Vedanta Restoration Project

Invasive Himalayan or Armenian blackberry can be found throughout the Pacific Northwest and takes a little effort to get rid of!

WMSWCD Urban Conservationist Mary Logalbo shows you the easiest way in this video.

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Vedanta work party

The Vedanta Society of Portland worked with the Conservation District on a number of special projects to bring its members and visitors closer to native plants and the natural world. These projects included a demonstration garden, meadowscape, invasive plant removal, and “living native plant offerings.”

Vedanta bought 120 acres of land in Multnomah County near Scappoose in 1936 and while it had been clearcut in the 1920’s, Swami Devatmananda’s vision was to plant indigenous native plants across the rolling hills. Planting parties were held nearly every weekend for several years under the direction of Swami Devatmananda, and his successor Swami Aseshananda. Today, the Retreat is home to forested cathedrals, where uncommon native plants thrive underneath towering cedars, firs and hemlocks.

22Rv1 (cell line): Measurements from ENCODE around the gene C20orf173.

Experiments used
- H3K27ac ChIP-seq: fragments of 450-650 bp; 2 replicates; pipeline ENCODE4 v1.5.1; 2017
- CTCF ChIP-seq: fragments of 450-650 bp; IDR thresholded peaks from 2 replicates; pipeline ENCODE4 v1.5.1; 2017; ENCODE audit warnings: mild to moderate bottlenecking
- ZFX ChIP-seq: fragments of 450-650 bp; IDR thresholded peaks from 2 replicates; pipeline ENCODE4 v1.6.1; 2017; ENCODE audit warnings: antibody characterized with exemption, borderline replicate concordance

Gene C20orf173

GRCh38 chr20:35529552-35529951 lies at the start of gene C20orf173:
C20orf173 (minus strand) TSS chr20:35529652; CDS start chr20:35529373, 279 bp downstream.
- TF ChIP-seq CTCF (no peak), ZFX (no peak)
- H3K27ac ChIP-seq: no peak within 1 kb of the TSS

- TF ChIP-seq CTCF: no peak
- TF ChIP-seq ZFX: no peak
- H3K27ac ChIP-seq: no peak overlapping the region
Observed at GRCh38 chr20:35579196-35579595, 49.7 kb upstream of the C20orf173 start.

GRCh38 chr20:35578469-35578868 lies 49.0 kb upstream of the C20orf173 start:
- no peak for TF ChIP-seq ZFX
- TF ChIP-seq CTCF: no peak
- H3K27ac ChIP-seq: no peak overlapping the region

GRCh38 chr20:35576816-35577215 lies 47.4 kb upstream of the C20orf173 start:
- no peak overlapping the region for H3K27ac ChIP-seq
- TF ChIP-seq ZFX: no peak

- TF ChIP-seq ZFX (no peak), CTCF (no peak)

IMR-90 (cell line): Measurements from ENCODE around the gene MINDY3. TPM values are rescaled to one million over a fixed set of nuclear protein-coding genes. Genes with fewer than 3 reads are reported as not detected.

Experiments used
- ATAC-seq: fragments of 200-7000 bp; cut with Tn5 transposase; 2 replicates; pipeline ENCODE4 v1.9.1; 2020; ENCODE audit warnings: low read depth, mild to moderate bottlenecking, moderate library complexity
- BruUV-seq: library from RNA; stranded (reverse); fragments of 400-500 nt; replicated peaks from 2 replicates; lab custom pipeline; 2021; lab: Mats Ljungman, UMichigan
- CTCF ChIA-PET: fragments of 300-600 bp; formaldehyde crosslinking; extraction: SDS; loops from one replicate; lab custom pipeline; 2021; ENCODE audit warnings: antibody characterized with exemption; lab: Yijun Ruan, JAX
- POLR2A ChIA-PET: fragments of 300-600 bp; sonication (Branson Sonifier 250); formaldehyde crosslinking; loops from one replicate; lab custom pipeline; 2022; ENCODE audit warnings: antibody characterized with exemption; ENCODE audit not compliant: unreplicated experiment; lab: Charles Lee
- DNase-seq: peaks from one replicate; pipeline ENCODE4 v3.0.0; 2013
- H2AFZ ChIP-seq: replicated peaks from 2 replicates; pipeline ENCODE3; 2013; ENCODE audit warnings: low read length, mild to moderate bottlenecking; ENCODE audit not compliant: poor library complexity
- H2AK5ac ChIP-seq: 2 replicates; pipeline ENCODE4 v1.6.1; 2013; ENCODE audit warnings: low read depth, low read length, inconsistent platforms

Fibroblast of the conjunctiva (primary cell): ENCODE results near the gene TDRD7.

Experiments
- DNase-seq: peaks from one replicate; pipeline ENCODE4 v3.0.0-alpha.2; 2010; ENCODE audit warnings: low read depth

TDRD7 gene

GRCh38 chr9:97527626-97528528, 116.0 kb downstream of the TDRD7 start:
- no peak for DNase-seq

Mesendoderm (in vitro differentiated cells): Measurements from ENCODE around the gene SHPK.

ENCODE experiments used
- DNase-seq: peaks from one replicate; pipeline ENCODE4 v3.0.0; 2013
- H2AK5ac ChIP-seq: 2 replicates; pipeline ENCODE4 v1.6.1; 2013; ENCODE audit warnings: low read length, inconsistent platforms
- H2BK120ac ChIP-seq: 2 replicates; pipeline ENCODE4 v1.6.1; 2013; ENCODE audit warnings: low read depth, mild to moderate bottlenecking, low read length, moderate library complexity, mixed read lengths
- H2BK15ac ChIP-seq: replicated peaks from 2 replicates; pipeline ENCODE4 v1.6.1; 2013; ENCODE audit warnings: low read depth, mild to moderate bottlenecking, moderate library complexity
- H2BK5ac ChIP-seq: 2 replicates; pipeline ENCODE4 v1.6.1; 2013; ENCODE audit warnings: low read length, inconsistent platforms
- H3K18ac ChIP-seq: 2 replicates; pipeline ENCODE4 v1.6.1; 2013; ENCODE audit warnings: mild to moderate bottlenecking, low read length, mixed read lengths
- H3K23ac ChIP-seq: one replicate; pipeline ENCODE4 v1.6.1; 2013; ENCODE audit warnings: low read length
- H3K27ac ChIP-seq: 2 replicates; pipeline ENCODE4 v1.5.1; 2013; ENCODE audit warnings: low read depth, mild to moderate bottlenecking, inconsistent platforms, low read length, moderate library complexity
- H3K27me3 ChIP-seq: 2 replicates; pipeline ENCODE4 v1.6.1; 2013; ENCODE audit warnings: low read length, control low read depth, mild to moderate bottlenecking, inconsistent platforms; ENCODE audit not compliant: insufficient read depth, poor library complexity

The swamis’ mission to cultivate a healthy forest has kept out most invasive species-only some ivy, blackberry and scotch broom crept into a couple of open areas, which were quickly cleared out by work parties. In place of the invasive plants, several species of native trees, shrubs and flowering forbs were planted. A grassy area was planted with meadow species, and native plants were tucked in along the edge of the woodland to serve as an accessible, self-guided native plant demonstration for Retreat visitors. Additional native plants were planted by Vedanta members and visitors at eight shrines in the forest below the Retreat’s main temple.